As the documentation for git branch states:

-r
--remotes

List or delete (if used with -d) the remote-tracking branches.

However, deleting your remote-tracking branch for master is not usually a good idea in most cases, because it helps you to keep track of changes to the remote master branch.

As meager point's out, you don't normally delete remote-tracking branches until you're actually done using the branch that the remote-tracking branch tracks. A typical case if if you have a remote feature branch that you're done with, you delete it from the remote:

git push origin --delete feature

and then update your local repository references to "prune" the obsolete remote-tracking branch:

git fetch origin --prune

# Or shorter
git fetch origin -p

However, in the case of the master branch, you're never really "done" with that branch, because for most Git workflows, it represents the main, canonical line of development and history.

Please Read

To learn more about working with remote branches please read

share|improve this answer
    
Thanks for the disambiguation, I learned more today. I am still confused however. If I keep fetching from various remote repos, eventually whenever I do a "git log" on my local machine, it is going to get completely cluttered up with names of remote/origin branches that I have not needed/used in a long time. I delete local branches when I have no more use for them. Why are the remote-tracking branches any different? I am not totally seeing that... – TheGrapeBeyond May 30 '14 at 17:49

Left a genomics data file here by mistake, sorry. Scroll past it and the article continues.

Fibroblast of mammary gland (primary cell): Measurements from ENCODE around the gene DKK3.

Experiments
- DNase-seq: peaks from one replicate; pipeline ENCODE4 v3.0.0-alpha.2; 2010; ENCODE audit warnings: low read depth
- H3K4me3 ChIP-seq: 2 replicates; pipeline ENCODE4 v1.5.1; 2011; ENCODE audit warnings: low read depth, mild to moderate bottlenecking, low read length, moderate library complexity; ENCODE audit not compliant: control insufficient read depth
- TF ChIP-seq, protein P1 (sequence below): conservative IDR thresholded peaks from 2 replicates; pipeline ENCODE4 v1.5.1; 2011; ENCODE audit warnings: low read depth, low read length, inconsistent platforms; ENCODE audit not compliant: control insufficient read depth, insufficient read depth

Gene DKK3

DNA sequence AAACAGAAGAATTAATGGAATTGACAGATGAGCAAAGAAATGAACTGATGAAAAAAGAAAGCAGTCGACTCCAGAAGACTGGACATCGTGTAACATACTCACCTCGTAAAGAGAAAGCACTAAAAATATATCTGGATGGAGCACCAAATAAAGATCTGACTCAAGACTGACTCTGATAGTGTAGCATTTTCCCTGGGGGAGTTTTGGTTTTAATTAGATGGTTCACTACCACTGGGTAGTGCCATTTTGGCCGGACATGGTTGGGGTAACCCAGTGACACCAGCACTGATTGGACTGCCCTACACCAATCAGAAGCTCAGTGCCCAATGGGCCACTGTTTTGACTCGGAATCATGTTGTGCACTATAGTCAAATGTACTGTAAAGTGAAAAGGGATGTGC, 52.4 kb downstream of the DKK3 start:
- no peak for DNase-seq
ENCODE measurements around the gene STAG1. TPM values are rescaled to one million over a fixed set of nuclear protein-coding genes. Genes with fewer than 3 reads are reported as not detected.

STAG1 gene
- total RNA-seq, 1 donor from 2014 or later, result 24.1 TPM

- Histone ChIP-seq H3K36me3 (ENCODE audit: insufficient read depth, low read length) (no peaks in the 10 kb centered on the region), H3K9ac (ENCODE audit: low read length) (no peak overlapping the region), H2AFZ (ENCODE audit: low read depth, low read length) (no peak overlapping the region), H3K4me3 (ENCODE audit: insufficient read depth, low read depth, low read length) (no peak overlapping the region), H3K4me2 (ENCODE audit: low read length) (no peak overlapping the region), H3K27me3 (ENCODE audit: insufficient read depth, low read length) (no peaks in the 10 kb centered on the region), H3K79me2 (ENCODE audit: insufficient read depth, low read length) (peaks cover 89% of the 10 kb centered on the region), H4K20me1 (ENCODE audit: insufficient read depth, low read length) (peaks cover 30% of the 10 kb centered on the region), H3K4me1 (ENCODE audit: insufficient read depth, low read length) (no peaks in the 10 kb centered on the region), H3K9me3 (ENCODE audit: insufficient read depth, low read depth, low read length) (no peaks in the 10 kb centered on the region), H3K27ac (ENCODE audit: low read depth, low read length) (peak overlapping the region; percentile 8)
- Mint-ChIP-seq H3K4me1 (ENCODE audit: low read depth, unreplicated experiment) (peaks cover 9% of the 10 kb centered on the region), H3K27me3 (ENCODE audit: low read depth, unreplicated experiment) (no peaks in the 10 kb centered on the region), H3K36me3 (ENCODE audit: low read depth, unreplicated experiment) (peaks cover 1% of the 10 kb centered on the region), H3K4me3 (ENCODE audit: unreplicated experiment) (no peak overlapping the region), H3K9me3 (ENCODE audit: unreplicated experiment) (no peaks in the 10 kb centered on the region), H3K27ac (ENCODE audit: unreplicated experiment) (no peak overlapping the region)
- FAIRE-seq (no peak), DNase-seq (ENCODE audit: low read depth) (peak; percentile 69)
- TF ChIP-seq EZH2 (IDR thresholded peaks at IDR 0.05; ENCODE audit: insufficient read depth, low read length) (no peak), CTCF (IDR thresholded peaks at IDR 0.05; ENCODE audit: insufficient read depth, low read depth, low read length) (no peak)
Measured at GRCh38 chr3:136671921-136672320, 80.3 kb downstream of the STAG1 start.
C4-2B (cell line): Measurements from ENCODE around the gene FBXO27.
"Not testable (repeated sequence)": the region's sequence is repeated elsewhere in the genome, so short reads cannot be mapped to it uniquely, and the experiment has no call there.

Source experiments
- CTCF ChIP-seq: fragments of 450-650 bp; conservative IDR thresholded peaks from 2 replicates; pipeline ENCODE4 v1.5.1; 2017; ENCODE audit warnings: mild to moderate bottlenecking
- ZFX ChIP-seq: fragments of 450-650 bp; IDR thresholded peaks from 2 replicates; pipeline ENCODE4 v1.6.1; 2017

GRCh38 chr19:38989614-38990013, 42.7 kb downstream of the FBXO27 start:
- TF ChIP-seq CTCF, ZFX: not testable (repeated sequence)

Im just worried about clutter is all... – TheGrapeBeyond May 30 '14 at 17:50
    
@TheGrapeBeyond you didn't explain how you're doing git log (is it really that exact command?). Also, you should show us what you see (copy and paste or screenshot). If you're talking about the names of remote-tracking branches that show up when you go `git log --oneline --graph --decorate), yes, those can fill your log with more "noise", but people don't normally delete entire remote-tracking branches just to get rid of them in the log output. – user456814 May 30 '14 at 17:57
    
Here you go: d.pr/i/i6u – TheGrapeBeyond May 30 '14 at 17:59
    
@TheGrapeBeyond right, I would take meager's advice. Also, you should edit that screenshot into your own question, and host it using Stack Overflow, not some 3rd-party image hosting service. – user456814 May 30 '14 at 18:00

You should be able to delete the local copy. It's probably not a good idea to remove it considering that it's the one everyone else is also tracking but if you have multiple remotes, i.e. from colleagues, then it may be OK to save space.

Try:

git branch -dr origin/master

-d for deletion if merged upstream. -r for only remote-tracking branches.

I've made a fresh git repository with two commits and a local master setup to track the remote master where the same commits exist too. It works for me and I'm on git version 1.7.10.4